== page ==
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KDMC chaplain: ‘Life happens every day’

Most of the people on Woody Rimes’ list don’t know how often they’re mentioned to God.

Rimes, who has been the chaplain at King’s Daughters Medical Center since November, opens his eyes at 4:30 a.m. with prayers on his lips for the people he’ll encounter. That could be a few hundred before he’s back in his bed at night.

As chaplain, he gets to lift up people in need to God, sharing their burdens and concerns and offering comfort and consolation, not only for the patients who choose KDMC for health care, but for those who work in the hospital and clinics as well.

“I love ministering to people,” said Rimes, 58. “That’s always been my heart, just to encourage people, to walk along beside people in the midst of challenges. Just to hold their hands up because life is real and life happens every day.”

Rimes grew up in Magnolia and became an inside journeyman wireman. He moved to Baton Rouge, Louisiana, after graduation, and fell in love with his future bride Julie.

Two years later, in 1983, he was called into the ministry.

He attended New Orleans Baptist Theological Seminary, earning his associates in 1986. From 1997 to 2018, his career took him to the pulpits of five churches in Mississippi and Louisiana.

He earned his bachelor’s degree from NOBTS, his Master of Divinity from Luther Rice College and Seminary near Atlanta, Georgia, and a doctorate in organizational leadership from Tennessee Temple University in Chattanooga.

During that time, he and Julie raised five children. They have been blessed with nine grandchildren who are scattered from Louisiana to Missouri to Jayess.

“We have them all over the place,” he said.

He and his wife live in the Friendship community about 10 minutes east of McComb and he serves as interim pastor at Robinson Baptist.

He loves preaching, but he loves one-on-one time with people, too.

As chaplain, he mostly has one-time encounters with a patient and possibly that person’s family. But he’s also there every day though the week for the people who wear the KDMC logo on their uniforms, scrubs and badges.

“The joy of being the chaplain here is that I get to be a chaplain pastor to the entire hospital staff,” he said.

He starts his weekday mornings at 4:30 a.m. with scripture and devotions. He leaves home just after 5 a.m. and prays along the way. He’s at the hospital by 6 a.m. and for the next eight hours he’s hugging and listening, caring and comforting.

He divides a list of employees’ names into five sections and prays over a section one name at a time each day.

“Every week all of them will be prayed for by name,” he said.

Names of people going into surgery are on another list. They get prayer. And then there’s the list of those who are patients in the hospital. He makes the rounds to meet each of them during his workday.

“People are important. Every person that we encounter, they are special. We all have challenges. We all face issues,” he said.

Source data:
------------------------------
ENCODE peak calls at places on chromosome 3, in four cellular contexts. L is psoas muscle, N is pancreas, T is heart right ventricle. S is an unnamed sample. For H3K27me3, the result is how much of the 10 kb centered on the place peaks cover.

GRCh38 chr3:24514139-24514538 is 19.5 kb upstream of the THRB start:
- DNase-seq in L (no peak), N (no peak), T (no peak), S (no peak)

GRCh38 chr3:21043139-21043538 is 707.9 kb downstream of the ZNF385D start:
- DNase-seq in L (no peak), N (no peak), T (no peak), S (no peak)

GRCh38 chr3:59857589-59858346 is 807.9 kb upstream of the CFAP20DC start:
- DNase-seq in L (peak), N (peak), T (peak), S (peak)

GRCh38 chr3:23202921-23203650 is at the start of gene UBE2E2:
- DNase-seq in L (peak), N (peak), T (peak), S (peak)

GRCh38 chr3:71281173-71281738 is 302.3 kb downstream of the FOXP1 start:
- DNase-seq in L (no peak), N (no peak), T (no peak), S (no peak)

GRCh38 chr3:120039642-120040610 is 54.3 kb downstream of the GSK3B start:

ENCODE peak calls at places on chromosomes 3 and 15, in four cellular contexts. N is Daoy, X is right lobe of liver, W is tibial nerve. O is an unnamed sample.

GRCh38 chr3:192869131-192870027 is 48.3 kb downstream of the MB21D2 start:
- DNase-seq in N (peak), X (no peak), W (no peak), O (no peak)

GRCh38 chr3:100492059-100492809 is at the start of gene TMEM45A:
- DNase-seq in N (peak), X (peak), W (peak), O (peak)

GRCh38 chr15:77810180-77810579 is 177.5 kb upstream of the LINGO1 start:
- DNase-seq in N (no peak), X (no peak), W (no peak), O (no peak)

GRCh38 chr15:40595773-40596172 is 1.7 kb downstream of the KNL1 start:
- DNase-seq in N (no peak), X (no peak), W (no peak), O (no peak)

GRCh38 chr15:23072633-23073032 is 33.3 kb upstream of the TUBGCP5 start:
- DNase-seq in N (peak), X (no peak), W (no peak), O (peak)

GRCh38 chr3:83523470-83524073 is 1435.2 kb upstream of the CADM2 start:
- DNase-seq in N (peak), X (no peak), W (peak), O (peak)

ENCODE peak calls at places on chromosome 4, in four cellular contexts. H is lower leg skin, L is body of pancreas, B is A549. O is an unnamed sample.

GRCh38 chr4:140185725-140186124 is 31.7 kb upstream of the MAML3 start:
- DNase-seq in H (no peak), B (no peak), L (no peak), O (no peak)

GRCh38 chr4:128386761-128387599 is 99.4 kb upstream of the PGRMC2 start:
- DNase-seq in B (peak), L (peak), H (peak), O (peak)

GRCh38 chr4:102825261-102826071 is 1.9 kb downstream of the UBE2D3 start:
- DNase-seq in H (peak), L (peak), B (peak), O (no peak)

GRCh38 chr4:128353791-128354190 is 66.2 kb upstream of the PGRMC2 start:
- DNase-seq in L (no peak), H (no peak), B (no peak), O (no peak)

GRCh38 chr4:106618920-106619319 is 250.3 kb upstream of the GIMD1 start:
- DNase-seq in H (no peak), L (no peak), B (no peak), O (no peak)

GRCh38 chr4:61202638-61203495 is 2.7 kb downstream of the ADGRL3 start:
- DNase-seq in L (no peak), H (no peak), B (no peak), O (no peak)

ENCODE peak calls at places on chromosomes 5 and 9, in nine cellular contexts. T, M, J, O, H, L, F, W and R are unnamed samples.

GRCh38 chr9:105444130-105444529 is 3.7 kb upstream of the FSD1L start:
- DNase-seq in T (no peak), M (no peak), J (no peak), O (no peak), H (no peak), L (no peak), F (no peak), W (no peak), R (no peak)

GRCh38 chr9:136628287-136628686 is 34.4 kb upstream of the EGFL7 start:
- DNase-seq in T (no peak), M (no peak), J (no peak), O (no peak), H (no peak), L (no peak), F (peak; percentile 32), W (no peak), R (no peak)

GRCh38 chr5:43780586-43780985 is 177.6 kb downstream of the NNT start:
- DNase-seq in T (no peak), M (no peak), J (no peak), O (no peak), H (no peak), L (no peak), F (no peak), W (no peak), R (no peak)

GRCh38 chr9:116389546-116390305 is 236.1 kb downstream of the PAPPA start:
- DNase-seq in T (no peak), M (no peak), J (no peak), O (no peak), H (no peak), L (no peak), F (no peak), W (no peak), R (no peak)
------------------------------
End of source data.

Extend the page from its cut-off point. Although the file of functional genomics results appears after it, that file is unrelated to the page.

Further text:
Sometimes when he’s praying with a family and dealing with their needs, he’ll hear an emergency call on the intercom and see a team of doctors and nurses rushing to the ER. He can’t always leave to go with them so he adds them silently to his prayer.

“I’m just calling out their names to the Lord: ‘Father, you know what they’re facing. Father, be their hands. Be their feet. Be their heart,’” he said.

Rimes never knows what each day will bring. It could be routine surgeries, or it could be a fatal shooting. It’s impossible to prepare.

“You have to walk by faith,” he said. “’OK, God, I’m not really sure what’s going to happen today, but you’re in charge.’ God’s got this.”

Rimes likes that the hospital also has someone pray each morning and evening over the intercom. It’s a calming, comforting time twice a day that fits into the hospital’s mission statement to offer quality health and wellness in a Christian environment.

“I had someone tell me, ‘I love this hospital. I can just sense the peace when I walk in here. There’s something different about this place,’” he said. “I said, ‘It definitely is because we aim to exalt the name of Jesus Christ.’ We’re not a church, but we understand where our strength is.”

Since taking on the duties as chaplain, Rimes has learned to change his approach with people.

He started the job with a pastor mentality, coming into a patient’s room and announcing his intentions to pray with that person.

That didn’t work, so he made some adjustments.

Now he enters a room, not as a professional with a string of degrees that shows he’s learned how to pray, but as someone who cares about each person he encounters, no matter their faith or lack thereof.

He enters a room with a smile and a hope. He introduces himself and then asks if he can offer a word of prayer. Some will readily accept and share their needs. Others aren’t as open to the opportunity.

“They’ll say, ‘No, I’m good,’” he said.

But that doesn’t stop Rimes from praying for them anyway. He’ll tell them, “I just want you to know I will be praying for you, or I’ve already prayed for you and will continue to do so,” he said.

Rimes is a perfect fit for the hospital, said David Culpepper, KDMC’s director of marketing.

“To see Woody walking the halls, it supports our mission statement, but more than that, it supports who we are as an organization to know that we’ve got somebody who cares enough for our patients to come in and take time and say, ‘Hey God, lift them up. Take their fears. Take their anxiety. Take those things away and give them peace and give them comfort,’” he said.